Using School Staff Members to Implement a Childhood Obesity Prevention Intervention in Low-Income School Districts: the Massachusetts Childhood Obesity Research Demonstration (MA-CORD Project), 2012–2014
Blaine, Rachel E.
Franckle, Rebecca L.
MetadataShow full item record
CitationBlaine, R. E., R. L. Franckle, C. Ganter, J. Falbe, C. Giles, S. Criss, J. Kwass, et al. 2017. “Using School Staff Members to Implement a Childhood Obesity Prevention Intervention in Low-Income School Districts: the Massachusetts Childhood Obesity Research Demonstration (MA-CORD Project), 2012–2014.” Preventing Chronic Disease 14 (1): E03. doi:10.5888/pcd14.160381. http://dx.doi.org/10.5888/pcd14.160381.
AbstractIntroduction: Although evidence-based interventions to prevent childhood obesity in school settings exist, few studies have identified factors that enhance school districts’ capacity to undertake such efforts. We describe the implementation of a school-based intervention using classroom lessons based on existing “Eat Well and Keep Moving” and “Planet Health” behavior change interventions and schoolwide activities to target 5,144 children in 4th through 7th grade in 2 low-income school districts. Methods: The intervention was part of the Massachusetts Childhood Obesity Research Demonstration (MA-CORD) project, a multisector community-based intervention implemented from 2012 through 2014. Using mixed methods, we operationalized key implementation outcomes, including acceptability, adoption, appropriateness, feasibility, implementation fidelity, perceived implementation cost, reach, and sustainability. Results: MA-CORD was adopted in 2 school districts that were facing resource limitations and competing priorities. Although strong leadership support existed in both communities at baseline, one district’s staff reported less schoolwide readiness and commitment. Consequently, fewer teachers reported engaging in training, teaching lessons, or planning to sustain the lessons after MA-CORD. Interviews showed that principal and superintendent turnover, statewide testing, and teacher burnout limited implementation; passionate wellness champions in schools appeared to offset implementation barriers. Conclusion: Future interventions should assess adoption readiness at both leadership and staff levels, offer curriculum training sessions during school hours, use school nurses or health teachers as wellness champions to support teachers, and offer incentives such as staff stipends or play equipment to encourage school participation and sustained intervention activities.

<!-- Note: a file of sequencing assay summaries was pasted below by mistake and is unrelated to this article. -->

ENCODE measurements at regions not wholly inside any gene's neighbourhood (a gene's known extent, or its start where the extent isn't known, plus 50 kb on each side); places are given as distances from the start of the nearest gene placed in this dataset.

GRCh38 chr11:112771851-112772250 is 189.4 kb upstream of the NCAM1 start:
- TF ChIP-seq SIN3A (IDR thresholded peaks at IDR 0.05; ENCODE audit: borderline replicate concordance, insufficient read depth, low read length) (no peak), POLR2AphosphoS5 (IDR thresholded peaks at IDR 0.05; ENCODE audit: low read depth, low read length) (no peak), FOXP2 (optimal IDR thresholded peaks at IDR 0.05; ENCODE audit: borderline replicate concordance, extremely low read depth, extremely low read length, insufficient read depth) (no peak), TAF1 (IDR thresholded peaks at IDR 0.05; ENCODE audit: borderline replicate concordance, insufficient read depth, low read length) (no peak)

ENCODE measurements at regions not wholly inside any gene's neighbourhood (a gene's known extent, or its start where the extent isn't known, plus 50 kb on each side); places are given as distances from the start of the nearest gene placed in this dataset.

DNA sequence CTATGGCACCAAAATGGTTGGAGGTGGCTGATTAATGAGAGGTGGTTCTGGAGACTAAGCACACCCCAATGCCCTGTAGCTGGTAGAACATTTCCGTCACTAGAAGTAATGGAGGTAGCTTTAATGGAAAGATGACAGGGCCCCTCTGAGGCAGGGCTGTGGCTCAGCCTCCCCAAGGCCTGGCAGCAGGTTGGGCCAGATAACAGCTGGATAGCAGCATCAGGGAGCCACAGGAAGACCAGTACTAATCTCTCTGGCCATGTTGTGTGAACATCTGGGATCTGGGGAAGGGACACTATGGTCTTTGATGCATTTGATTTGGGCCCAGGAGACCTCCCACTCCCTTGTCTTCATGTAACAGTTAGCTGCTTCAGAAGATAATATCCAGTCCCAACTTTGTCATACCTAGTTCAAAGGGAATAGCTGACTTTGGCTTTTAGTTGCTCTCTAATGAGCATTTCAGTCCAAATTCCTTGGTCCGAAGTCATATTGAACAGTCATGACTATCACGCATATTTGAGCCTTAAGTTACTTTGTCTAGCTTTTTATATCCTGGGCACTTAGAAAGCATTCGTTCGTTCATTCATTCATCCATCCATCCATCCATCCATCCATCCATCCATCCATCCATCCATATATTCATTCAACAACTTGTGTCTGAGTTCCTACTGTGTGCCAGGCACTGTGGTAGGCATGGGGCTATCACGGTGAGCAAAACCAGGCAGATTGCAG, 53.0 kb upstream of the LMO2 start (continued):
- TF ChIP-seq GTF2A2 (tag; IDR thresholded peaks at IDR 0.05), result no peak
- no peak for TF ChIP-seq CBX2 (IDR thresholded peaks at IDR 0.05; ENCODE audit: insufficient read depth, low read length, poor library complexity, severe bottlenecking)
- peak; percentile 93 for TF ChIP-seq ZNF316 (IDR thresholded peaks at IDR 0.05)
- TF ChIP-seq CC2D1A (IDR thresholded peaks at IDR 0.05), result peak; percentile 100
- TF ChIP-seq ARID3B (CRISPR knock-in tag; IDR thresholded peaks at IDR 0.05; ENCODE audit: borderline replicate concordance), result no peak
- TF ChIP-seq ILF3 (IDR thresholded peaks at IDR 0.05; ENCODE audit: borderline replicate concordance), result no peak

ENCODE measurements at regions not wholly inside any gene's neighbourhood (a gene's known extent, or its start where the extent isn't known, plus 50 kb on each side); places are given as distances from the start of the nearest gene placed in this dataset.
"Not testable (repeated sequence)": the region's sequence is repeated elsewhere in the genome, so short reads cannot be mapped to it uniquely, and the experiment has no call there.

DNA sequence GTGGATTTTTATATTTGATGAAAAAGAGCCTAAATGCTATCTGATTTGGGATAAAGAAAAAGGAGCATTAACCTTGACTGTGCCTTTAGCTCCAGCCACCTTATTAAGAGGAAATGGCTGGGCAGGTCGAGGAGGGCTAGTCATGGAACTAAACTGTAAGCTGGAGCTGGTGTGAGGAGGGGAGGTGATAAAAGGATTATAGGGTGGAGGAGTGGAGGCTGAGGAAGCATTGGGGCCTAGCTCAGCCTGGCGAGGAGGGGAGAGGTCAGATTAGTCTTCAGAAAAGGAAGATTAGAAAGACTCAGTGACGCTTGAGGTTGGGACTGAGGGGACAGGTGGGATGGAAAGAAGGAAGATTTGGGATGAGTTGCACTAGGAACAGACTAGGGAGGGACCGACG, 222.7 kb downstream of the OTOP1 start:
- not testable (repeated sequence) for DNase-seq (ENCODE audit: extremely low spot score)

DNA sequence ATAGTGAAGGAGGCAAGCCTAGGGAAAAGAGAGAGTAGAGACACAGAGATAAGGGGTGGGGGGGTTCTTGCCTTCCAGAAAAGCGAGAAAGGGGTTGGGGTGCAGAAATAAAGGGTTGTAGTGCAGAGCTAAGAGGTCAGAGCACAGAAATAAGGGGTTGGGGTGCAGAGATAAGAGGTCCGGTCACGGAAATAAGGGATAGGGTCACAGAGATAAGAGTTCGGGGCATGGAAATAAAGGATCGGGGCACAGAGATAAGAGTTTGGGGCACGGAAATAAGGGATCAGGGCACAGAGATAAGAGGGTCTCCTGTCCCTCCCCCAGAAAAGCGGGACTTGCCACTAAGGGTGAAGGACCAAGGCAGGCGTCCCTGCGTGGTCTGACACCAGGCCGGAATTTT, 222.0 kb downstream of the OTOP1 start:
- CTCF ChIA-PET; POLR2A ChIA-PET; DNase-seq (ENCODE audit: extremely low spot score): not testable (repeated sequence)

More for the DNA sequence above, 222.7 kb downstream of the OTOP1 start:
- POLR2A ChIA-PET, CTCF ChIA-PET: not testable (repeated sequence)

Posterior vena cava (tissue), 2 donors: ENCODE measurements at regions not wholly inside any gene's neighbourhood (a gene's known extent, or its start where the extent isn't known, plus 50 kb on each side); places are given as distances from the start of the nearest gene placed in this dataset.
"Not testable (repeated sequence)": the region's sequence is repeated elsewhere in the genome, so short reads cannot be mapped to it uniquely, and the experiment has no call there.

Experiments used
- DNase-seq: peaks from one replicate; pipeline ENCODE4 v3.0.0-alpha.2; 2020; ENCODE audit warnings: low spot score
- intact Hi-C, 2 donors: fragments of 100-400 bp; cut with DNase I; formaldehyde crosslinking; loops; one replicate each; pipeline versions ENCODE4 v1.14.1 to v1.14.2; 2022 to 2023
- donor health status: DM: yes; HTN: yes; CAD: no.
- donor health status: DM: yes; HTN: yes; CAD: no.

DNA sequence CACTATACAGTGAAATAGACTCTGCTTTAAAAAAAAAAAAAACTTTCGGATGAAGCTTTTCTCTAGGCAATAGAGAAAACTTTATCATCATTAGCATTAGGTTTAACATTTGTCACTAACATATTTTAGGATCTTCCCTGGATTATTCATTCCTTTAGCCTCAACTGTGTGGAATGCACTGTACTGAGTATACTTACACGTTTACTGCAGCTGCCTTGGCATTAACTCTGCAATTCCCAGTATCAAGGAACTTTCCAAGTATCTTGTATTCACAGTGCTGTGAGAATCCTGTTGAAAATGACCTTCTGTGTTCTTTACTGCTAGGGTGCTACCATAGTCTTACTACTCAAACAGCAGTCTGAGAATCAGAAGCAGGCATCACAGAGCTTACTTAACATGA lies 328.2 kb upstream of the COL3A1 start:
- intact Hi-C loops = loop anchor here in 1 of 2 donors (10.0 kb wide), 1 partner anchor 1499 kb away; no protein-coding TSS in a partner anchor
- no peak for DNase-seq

Citable link to this pagehttp://nrs.harvard.edu/urn-3:HUL.InstRepos:30371119
- SPH Scholarly Articles